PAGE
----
Resources For Tracing Your Family Ancestry

If you’re like me, when you were young, looking beyond your mother and father to find out where you came from just wasn’t important.  

Well, I’ve found that the older you get, the more important your ancestry becomes.  I’m not sure why.  Maybe I have a broader perspective on things now.  Maybe I’m just curious as to whether there was nobility in my family.  Perhaps I’m looking for some closet skeletons.  

Whatever my reasons, I do find tracing my ancestry fascinating.  It is so interesting to learn about other people–how they lived, what they did, who they knew. But I’ve also learned along the way that most people haven’t a clue what resources are available to them beyond the usual – interviewing family, checking birth certificates and newspapers, etc.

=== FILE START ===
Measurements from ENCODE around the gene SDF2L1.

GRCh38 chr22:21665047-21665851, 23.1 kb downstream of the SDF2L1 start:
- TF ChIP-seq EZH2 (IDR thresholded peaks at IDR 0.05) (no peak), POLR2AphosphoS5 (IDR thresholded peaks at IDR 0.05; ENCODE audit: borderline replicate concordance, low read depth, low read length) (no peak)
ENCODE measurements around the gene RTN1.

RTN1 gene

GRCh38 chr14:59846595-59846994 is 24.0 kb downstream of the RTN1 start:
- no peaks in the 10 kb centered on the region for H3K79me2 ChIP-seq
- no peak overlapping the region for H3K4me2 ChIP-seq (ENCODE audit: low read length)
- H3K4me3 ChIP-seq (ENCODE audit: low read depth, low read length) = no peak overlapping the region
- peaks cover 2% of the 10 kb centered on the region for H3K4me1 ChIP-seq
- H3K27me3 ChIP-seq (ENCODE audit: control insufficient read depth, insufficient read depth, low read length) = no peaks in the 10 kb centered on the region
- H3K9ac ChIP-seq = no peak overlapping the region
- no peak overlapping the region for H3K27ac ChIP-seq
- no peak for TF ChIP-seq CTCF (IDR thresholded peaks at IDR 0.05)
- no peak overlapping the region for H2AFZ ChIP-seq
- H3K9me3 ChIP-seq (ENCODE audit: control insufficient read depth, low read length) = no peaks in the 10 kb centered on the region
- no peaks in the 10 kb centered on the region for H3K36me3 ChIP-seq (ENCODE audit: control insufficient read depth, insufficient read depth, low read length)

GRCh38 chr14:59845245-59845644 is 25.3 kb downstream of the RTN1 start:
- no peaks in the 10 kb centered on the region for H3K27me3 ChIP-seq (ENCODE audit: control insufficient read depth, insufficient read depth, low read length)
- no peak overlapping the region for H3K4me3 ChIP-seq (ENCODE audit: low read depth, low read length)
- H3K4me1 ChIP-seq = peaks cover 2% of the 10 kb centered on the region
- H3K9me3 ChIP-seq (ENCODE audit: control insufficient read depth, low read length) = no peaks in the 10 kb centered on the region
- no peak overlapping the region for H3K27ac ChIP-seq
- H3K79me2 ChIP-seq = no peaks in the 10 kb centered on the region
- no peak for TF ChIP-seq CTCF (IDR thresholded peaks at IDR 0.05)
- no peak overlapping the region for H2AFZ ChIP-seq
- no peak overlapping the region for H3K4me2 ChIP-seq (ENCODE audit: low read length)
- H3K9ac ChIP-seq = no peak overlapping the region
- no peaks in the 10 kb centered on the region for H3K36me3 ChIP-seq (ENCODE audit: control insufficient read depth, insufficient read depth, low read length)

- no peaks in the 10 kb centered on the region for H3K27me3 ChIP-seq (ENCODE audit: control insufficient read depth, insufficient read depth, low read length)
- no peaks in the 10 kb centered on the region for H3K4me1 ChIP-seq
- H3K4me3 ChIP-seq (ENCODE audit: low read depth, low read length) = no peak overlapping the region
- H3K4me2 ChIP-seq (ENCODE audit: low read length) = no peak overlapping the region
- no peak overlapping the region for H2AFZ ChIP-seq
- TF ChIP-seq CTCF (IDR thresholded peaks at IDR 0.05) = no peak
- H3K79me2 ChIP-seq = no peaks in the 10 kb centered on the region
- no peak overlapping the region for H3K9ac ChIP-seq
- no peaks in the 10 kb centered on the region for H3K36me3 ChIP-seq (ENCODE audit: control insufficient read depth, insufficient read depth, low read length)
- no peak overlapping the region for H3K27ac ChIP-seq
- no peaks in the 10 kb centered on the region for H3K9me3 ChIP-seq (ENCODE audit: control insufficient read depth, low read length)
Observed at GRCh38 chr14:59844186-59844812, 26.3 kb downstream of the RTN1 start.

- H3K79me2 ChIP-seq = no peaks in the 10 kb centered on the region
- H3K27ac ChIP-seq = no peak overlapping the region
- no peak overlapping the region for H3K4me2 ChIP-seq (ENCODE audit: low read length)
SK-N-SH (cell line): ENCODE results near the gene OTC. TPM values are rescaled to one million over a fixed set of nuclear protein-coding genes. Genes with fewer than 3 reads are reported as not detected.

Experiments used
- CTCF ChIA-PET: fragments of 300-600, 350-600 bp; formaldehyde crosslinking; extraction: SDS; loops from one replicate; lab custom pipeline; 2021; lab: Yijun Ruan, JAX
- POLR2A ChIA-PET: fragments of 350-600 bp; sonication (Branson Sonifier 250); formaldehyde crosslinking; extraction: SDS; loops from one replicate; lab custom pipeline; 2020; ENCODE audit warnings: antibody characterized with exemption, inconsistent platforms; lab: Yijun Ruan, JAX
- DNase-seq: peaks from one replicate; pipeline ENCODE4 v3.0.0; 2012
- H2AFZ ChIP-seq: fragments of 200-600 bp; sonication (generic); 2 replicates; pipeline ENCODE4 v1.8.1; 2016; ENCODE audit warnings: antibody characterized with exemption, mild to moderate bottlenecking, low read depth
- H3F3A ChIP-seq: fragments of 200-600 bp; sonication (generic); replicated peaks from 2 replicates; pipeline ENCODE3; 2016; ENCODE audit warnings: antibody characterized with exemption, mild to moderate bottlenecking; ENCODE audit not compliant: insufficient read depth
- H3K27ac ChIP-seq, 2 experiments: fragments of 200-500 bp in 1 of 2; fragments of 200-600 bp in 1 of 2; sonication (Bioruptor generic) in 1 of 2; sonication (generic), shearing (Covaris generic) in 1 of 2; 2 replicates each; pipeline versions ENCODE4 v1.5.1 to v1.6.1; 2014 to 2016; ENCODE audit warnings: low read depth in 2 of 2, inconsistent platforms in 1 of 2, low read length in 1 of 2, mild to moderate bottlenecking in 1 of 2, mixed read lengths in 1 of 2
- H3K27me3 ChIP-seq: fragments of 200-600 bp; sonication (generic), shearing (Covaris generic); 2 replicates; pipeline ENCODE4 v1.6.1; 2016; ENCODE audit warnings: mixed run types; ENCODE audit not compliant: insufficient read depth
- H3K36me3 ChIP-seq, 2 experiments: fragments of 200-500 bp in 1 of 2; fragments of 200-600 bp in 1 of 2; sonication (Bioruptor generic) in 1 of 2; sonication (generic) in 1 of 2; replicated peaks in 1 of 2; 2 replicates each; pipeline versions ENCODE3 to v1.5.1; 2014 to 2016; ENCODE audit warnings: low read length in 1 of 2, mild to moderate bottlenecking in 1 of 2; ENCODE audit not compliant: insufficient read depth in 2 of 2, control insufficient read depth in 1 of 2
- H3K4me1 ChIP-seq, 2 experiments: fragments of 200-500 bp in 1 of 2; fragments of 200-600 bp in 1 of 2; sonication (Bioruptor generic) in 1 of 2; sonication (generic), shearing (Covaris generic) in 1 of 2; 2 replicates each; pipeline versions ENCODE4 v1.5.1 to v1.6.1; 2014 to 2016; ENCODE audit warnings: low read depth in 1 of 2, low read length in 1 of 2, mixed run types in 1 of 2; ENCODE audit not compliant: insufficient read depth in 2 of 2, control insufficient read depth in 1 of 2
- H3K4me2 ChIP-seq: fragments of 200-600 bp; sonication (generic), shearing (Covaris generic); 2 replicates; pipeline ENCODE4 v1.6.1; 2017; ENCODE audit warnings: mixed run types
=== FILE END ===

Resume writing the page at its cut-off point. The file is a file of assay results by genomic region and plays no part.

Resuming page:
So here I’ve compiled a list of 25 resources you should take advantage of if you’re really serious about finding out “where you came from.”

1.The obvious, of course, is interviewing family members; not only mom and dad, but aunts, uncles, distant cousins.  Start by drawing a quick family tree going back just two generations and start making calls or sending mail or emails.  Here are some of the basic things you’ll want to know:
 

Complete names (married and maiden names)

  • Addresses throughout their live
  • Birth records
  • Military service (when and where)
  • Marriage records (even attendants, if possible)
  • Property records (state and county)
  • Burial records (where)
  • Old pictures, especially if they have names and dates
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